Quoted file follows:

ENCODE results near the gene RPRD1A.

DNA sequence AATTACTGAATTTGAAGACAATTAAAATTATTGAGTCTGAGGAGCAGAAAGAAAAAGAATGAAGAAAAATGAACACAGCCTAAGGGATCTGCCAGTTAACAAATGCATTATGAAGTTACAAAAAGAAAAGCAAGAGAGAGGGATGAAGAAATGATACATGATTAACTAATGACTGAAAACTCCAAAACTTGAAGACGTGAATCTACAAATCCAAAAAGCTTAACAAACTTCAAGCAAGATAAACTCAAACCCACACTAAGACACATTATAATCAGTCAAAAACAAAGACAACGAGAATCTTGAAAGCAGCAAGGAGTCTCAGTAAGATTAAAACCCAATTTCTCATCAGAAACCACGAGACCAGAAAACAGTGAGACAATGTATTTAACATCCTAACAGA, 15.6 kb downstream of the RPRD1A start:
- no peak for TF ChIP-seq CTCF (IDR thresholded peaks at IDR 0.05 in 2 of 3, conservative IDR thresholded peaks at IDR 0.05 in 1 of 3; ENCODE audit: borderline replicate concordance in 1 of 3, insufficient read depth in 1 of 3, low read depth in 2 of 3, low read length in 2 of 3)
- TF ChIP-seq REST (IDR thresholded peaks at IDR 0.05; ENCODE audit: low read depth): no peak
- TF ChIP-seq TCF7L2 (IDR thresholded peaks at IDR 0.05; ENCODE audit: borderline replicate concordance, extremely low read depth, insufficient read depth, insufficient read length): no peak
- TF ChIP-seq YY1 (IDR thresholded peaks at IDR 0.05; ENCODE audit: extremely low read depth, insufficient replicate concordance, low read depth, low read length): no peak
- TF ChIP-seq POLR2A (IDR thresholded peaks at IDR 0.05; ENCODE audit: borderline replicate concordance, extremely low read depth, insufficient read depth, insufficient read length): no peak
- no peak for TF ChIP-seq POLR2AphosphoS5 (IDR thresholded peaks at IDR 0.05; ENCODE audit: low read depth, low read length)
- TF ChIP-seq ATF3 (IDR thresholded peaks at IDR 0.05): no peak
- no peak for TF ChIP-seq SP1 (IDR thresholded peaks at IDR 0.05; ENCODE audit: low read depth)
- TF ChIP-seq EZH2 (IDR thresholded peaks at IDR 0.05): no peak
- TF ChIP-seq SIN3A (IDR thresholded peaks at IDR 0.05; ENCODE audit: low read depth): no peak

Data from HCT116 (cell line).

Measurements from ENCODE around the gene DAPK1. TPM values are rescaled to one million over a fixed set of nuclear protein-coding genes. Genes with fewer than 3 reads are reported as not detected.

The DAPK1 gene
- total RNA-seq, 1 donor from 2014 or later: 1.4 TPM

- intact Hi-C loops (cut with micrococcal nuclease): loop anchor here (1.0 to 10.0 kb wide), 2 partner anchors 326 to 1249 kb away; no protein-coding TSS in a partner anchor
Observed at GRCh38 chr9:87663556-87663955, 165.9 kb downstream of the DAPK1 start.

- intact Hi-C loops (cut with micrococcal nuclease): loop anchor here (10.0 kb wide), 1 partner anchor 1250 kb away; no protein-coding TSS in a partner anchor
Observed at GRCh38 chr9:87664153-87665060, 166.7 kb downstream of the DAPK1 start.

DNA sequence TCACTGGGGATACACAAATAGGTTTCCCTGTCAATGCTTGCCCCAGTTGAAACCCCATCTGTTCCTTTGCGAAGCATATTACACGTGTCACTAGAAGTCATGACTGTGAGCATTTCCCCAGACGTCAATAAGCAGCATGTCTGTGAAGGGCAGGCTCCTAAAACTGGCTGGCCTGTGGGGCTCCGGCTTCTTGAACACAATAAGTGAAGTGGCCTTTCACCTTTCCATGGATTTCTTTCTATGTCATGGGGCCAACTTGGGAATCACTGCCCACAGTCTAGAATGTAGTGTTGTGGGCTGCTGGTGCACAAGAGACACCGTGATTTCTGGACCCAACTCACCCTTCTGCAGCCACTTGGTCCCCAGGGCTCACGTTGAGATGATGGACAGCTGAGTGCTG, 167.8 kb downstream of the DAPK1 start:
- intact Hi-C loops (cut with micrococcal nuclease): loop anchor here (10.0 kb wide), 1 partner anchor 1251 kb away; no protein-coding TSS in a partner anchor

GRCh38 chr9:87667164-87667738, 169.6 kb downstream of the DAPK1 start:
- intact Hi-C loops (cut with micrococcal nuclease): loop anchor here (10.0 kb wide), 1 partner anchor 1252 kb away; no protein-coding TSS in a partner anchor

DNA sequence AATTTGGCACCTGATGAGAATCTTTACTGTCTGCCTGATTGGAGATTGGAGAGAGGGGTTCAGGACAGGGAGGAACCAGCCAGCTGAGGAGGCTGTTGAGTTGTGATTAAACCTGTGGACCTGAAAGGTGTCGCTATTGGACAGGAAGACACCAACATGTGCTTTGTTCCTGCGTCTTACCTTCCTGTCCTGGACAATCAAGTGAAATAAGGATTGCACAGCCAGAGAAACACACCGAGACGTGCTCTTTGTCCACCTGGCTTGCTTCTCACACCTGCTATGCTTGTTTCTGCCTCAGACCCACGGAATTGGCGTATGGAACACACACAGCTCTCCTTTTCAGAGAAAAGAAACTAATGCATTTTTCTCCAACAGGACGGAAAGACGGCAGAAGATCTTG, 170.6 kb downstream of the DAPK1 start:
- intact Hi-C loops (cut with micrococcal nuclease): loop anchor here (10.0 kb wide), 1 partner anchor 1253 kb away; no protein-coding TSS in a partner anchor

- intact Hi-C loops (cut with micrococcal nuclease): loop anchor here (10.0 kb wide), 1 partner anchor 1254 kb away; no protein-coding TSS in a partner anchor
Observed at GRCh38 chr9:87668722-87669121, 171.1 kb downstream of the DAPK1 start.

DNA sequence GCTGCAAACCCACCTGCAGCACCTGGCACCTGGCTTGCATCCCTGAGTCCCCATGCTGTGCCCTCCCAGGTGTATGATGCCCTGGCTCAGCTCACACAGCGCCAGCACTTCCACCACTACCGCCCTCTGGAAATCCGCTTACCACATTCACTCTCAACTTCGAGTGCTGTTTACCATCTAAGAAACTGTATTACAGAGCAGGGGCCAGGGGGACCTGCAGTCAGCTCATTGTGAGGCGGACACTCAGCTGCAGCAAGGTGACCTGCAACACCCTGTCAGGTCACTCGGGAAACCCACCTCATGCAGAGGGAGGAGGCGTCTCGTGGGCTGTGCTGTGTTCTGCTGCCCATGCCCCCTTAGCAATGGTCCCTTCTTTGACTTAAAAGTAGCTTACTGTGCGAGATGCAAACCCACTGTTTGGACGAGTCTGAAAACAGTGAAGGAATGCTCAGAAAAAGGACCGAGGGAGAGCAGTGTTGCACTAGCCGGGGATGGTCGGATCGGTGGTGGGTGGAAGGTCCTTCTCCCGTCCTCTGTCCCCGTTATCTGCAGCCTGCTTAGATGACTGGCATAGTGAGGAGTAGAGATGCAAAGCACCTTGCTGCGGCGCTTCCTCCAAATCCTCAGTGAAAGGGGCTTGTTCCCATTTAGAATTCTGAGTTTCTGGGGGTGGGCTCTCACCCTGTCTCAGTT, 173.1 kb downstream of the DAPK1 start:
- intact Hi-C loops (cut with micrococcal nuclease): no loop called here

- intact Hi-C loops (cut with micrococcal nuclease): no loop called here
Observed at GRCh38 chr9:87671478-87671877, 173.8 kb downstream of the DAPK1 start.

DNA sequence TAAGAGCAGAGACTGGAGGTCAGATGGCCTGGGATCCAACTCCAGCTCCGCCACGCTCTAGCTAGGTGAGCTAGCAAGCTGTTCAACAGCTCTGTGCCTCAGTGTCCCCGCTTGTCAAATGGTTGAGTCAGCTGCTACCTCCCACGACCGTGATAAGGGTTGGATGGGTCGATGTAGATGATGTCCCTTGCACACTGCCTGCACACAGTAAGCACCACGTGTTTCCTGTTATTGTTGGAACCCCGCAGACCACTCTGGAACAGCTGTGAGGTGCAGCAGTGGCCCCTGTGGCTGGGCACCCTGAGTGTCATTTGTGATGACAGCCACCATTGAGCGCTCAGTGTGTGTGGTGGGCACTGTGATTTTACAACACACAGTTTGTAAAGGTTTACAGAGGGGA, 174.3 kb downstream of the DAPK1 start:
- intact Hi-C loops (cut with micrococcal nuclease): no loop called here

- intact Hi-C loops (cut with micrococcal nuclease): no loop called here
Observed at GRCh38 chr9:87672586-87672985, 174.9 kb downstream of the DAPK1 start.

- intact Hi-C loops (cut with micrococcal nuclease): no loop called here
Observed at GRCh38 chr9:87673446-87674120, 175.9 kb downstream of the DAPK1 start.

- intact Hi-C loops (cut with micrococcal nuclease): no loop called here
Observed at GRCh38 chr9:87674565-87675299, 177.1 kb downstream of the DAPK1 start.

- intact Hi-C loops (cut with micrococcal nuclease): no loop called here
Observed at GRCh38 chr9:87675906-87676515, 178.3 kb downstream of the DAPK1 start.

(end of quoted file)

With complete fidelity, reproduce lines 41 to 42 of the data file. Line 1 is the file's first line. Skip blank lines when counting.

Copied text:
- intact Hi-C loops (cut with micrococcal nuclease): no loop called here
Observed at GRCh38 chr9:87675906-87676515, 178.3 kb downstream of the DAPK1 start.